Mister Richardson’s
Church History Class

Chapter 42: The Great Awakening

A. Theodore Frelinghuysen & the Tennents
1. Theodorus Jacobus Frelinghuysen came to America in 1720 to pastor some Dutch Reformed churches in the Raritan River Valley.
2. His evangelistic preaching bore great fruit and helped put in motion the movement we know as the Great Awakening.
3. William Tennent was a Presbyterian minister in Pennsylvania who started a Log College to educate his sons and, eventually, fifteen other young men for the ministry.
4. Gilbert Tennent, William's oldest son, soon began to work alongside Frelinghuysen and this soon began a revival from New York to Virginia.

B. Jonathan Edwards
1. Jonathan Edwards was born in 1703 and graduated from Yale at age 17.
2. He became an assistant to his grandfather, Solomon Stoddard, at the church in Northampton, Massachusetts.
3. He became the sole minister after his grandfather died.
4. In 1734, Edwards' preaching seemed to catch fire and a revival soon resulted.
5. This revival would continue, more or less, over the next ten years.
6. A large percentage of the population was added to the churches during these years.
7. Edwards' most famous sermon was Sinners in the Hands of an Angry God, preached at Enfield, Connecticut, in July, 1741.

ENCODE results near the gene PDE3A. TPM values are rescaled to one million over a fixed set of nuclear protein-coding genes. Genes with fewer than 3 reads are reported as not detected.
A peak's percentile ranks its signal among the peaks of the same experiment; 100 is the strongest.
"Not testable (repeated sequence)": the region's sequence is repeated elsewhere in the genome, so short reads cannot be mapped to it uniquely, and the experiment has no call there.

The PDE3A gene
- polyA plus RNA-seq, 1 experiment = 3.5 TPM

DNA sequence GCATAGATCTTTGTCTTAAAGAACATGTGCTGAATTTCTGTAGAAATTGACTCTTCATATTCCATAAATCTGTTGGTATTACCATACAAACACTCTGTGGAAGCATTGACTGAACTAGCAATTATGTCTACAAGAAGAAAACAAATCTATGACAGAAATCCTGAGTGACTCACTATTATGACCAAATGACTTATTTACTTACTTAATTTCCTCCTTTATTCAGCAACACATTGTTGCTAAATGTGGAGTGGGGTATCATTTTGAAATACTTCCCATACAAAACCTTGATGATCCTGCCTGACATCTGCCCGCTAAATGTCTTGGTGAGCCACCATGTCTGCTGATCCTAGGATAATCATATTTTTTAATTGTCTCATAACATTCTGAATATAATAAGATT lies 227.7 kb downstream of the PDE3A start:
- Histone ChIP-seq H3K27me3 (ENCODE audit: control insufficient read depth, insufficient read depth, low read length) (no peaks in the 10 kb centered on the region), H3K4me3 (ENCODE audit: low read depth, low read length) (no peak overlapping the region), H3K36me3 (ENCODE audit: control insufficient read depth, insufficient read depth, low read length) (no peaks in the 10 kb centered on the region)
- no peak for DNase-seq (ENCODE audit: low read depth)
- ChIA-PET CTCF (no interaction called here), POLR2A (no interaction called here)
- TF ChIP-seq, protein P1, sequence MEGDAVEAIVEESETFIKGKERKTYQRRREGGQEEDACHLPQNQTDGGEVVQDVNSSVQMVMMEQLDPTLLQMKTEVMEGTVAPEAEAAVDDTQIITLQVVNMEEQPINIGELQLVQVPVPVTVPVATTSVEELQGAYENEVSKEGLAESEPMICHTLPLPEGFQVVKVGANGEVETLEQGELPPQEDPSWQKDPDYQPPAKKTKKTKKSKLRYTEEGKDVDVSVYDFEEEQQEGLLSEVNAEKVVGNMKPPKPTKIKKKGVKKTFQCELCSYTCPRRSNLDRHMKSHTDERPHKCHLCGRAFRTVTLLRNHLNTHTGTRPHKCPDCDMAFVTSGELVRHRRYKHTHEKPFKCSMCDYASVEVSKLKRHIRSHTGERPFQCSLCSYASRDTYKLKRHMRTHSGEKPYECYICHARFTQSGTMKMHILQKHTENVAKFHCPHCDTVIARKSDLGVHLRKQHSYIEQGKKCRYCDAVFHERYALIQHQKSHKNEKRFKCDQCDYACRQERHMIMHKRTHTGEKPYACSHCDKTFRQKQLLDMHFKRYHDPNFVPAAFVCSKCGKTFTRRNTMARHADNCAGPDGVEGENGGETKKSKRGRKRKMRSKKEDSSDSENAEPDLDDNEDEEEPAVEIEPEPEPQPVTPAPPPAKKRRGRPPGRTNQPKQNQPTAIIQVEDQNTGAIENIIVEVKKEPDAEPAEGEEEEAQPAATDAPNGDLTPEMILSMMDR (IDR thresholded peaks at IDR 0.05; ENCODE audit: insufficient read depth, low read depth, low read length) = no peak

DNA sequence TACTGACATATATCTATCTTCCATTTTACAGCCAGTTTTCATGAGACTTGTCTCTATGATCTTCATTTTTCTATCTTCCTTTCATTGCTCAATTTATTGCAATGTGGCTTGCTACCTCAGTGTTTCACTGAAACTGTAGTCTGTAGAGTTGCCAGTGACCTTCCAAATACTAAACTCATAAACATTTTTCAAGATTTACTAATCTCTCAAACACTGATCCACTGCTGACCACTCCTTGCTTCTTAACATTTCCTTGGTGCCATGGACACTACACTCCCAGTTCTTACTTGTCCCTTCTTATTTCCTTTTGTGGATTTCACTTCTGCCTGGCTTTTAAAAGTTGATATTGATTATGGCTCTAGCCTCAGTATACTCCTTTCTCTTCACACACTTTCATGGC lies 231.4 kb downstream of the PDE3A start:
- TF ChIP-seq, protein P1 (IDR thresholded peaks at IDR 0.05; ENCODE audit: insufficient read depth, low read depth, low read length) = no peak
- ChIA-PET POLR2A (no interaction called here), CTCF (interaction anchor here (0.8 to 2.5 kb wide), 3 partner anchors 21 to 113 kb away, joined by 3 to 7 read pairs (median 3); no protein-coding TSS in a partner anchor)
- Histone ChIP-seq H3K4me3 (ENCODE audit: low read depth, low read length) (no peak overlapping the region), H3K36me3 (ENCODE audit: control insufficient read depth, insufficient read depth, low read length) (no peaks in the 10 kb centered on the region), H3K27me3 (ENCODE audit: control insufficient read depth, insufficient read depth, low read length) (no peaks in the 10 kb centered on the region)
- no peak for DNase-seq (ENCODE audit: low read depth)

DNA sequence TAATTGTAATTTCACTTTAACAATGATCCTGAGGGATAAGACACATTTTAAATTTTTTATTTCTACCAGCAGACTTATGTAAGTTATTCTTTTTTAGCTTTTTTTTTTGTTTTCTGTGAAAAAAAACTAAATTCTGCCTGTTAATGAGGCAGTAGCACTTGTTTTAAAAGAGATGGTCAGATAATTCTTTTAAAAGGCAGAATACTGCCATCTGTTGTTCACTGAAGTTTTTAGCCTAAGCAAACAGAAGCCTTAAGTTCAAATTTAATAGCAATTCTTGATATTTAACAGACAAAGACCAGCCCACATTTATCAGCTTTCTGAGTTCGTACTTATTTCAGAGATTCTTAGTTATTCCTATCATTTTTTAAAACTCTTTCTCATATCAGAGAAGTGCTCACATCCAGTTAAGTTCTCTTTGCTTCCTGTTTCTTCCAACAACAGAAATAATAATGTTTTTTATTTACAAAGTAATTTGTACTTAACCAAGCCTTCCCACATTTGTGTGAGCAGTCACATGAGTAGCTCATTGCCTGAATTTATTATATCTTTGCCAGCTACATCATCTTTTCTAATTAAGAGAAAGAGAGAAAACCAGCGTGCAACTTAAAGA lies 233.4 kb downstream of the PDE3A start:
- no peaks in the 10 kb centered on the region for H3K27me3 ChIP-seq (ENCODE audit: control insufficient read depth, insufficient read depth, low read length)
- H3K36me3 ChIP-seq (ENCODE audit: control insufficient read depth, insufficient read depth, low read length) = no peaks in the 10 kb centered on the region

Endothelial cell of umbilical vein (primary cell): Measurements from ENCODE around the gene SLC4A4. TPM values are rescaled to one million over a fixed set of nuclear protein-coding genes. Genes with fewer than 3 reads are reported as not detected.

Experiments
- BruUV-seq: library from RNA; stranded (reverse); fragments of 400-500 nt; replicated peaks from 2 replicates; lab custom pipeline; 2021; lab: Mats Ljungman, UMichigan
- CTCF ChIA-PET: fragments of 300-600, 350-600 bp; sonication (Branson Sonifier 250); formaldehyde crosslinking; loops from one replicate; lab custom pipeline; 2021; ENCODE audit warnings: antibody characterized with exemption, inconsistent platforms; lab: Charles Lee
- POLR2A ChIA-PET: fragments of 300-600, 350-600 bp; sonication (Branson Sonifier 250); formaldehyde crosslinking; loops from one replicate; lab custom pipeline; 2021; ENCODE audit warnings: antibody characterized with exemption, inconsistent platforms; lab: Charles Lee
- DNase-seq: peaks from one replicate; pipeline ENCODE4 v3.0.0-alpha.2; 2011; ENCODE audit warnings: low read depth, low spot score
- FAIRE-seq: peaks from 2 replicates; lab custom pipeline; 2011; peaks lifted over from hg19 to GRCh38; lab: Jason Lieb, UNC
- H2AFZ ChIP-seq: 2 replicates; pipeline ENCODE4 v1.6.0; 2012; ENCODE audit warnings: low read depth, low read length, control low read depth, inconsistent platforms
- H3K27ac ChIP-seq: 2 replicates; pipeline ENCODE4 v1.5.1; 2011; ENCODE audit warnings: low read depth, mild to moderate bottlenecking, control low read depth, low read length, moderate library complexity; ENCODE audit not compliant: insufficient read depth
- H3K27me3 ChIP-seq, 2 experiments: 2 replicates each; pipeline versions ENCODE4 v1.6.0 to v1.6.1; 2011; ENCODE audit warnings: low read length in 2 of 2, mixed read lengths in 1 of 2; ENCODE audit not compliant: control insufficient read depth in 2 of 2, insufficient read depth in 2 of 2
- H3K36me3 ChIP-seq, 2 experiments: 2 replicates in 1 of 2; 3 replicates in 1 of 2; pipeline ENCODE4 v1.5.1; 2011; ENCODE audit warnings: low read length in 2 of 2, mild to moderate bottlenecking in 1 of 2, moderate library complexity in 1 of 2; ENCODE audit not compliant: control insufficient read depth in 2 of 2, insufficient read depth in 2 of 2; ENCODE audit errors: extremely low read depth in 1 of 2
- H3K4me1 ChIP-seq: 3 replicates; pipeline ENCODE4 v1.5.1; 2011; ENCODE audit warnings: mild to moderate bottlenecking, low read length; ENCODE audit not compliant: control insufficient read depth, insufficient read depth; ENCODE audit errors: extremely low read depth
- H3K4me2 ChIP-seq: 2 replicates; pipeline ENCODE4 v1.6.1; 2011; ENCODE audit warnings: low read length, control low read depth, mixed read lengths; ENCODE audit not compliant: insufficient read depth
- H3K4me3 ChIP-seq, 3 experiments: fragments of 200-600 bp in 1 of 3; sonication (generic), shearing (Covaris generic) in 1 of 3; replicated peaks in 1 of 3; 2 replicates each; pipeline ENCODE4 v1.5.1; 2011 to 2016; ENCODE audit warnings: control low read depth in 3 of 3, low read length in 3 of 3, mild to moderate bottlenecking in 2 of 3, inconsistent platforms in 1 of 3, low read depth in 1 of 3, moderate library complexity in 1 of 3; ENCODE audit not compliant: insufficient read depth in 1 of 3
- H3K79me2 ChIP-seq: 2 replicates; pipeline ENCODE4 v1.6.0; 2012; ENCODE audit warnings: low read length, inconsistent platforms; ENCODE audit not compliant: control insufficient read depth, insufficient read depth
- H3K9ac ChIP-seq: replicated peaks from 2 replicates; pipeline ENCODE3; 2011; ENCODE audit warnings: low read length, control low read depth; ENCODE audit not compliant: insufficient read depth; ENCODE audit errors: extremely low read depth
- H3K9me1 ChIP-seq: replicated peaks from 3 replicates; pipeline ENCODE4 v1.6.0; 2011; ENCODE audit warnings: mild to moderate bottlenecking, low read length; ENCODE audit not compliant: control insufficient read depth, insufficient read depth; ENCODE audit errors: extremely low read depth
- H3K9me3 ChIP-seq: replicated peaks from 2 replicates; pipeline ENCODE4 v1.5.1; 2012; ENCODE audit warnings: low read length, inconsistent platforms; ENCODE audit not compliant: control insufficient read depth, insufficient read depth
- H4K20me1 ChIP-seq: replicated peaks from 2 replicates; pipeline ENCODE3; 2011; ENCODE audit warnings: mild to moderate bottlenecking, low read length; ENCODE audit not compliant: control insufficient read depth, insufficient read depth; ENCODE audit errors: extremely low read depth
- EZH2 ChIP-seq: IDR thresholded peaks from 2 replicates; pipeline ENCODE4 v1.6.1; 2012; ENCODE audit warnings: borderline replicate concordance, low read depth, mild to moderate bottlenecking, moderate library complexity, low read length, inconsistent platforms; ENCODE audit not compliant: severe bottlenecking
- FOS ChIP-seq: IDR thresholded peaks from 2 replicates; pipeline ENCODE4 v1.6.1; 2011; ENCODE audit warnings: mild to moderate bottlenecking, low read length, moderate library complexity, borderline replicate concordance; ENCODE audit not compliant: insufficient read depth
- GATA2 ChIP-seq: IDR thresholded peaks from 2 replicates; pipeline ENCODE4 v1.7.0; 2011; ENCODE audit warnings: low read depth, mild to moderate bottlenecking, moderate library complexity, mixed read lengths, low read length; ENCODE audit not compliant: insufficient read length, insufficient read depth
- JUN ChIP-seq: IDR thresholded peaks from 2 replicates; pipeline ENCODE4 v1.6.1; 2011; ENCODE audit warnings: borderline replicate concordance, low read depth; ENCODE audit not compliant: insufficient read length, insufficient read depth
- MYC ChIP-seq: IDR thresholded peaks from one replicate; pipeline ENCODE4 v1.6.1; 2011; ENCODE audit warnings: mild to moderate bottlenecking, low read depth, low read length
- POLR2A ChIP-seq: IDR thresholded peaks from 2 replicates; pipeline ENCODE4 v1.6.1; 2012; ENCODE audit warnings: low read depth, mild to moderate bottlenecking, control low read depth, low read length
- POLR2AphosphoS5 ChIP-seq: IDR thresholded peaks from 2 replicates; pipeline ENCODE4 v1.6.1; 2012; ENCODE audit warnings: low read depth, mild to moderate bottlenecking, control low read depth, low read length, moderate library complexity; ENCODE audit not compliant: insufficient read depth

8. Edwards would later serve as a missionary to Indians in Stockbridge, Massachusetts, and would also become the President of Princeton College.
9. His death in 1758 was due to complications from a smallpox vaccination.

C. George Whitefield
1. In addition to preaching in England, Scotland, Ireland, Holland, Bermuda, and Gibraltar, George Whitefield made seven trips to America.
2. He worked to support an orphanage in Savannah, Georgia.
3. He preached all over the American colonies and even had the support of Benjamin Franklin.
4. He visited Jonathan Edwards and preached several times at Northampton.
5. Whitefield died in his sleep in Newburyport, Massachusetts, in 1770, shortly after preaching his last sermon on the stairs of the home where he was staying.

Why Christians Today Should Read Jonathan Edwards